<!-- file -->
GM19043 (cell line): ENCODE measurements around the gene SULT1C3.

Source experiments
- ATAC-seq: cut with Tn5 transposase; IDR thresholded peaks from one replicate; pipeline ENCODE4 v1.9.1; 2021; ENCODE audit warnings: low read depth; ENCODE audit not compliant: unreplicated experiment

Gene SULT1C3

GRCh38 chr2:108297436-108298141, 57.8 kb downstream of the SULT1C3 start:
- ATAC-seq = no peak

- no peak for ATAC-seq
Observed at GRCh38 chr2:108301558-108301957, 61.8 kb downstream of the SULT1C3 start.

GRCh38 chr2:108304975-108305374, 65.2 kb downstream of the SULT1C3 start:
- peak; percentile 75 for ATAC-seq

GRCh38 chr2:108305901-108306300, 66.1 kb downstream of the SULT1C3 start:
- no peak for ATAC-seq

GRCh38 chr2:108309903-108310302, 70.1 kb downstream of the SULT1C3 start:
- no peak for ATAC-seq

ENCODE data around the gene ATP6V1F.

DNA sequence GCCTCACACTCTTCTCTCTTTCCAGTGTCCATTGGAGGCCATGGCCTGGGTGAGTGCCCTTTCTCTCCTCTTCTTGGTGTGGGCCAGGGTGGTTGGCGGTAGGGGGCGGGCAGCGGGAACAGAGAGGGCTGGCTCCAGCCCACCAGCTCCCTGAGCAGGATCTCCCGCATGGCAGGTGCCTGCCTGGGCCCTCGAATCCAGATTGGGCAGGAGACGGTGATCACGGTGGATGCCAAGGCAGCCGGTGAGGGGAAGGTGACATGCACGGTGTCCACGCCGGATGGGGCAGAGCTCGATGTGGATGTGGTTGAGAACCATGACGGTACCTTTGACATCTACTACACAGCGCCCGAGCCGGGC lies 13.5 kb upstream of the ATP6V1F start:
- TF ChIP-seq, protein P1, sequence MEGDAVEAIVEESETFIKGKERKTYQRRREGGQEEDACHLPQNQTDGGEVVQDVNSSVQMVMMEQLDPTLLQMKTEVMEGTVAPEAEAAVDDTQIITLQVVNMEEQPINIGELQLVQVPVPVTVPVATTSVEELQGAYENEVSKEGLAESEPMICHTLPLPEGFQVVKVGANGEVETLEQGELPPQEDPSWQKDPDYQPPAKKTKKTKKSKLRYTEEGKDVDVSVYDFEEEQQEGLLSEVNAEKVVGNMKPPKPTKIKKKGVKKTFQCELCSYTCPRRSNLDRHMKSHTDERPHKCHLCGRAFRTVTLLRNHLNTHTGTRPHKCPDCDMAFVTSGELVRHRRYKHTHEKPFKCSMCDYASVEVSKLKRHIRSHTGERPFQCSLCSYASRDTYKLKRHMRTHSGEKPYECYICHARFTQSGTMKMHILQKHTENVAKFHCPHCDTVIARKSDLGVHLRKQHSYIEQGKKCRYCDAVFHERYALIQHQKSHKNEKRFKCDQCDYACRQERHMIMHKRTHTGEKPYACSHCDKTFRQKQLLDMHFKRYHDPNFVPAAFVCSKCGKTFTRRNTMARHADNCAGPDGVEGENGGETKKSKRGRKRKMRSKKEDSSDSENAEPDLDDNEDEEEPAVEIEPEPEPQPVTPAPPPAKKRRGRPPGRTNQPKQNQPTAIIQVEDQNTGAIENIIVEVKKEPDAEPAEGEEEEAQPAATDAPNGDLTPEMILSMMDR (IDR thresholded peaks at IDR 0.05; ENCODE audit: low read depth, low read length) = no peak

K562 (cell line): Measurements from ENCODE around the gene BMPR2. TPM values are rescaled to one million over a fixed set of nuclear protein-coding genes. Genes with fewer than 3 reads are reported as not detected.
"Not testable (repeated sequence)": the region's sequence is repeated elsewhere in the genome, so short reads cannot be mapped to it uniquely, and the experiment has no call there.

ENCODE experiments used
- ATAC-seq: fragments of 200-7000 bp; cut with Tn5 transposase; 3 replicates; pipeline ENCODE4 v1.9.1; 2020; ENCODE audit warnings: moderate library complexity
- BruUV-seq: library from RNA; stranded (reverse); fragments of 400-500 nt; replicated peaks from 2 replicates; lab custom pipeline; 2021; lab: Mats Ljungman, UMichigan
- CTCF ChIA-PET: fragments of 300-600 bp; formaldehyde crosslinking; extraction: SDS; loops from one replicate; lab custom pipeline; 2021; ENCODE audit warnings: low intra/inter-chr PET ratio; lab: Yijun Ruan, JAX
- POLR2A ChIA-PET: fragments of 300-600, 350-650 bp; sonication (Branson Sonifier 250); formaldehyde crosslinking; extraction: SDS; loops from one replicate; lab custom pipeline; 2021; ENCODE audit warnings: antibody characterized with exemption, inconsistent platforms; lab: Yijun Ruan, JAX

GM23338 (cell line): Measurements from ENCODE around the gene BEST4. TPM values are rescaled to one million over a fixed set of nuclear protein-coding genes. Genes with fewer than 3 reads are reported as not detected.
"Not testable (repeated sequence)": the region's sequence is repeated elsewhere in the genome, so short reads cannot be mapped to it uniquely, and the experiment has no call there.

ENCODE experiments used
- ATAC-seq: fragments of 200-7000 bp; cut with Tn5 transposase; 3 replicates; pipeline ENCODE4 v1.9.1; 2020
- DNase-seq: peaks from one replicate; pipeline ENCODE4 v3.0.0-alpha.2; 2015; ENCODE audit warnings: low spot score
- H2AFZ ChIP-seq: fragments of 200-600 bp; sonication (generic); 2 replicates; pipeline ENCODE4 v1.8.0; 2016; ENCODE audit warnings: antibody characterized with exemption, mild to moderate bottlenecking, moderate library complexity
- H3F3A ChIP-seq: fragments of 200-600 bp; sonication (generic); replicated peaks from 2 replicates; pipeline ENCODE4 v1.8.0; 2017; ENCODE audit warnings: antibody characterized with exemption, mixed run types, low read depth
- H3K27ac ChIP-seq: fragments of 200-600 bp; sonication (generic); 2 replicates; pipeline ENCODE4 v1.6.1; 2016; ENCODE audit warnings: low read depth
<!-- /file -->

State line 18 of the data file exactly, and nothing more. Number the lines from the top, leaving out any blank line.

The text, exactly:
K562 (cell line): Measurements from ENCODE around the gene BMPR2. TPM values are rescaled to one million over a fixed set of nuclear protein-coding genes. Genes with fewer than 3 reads are reported as not detected.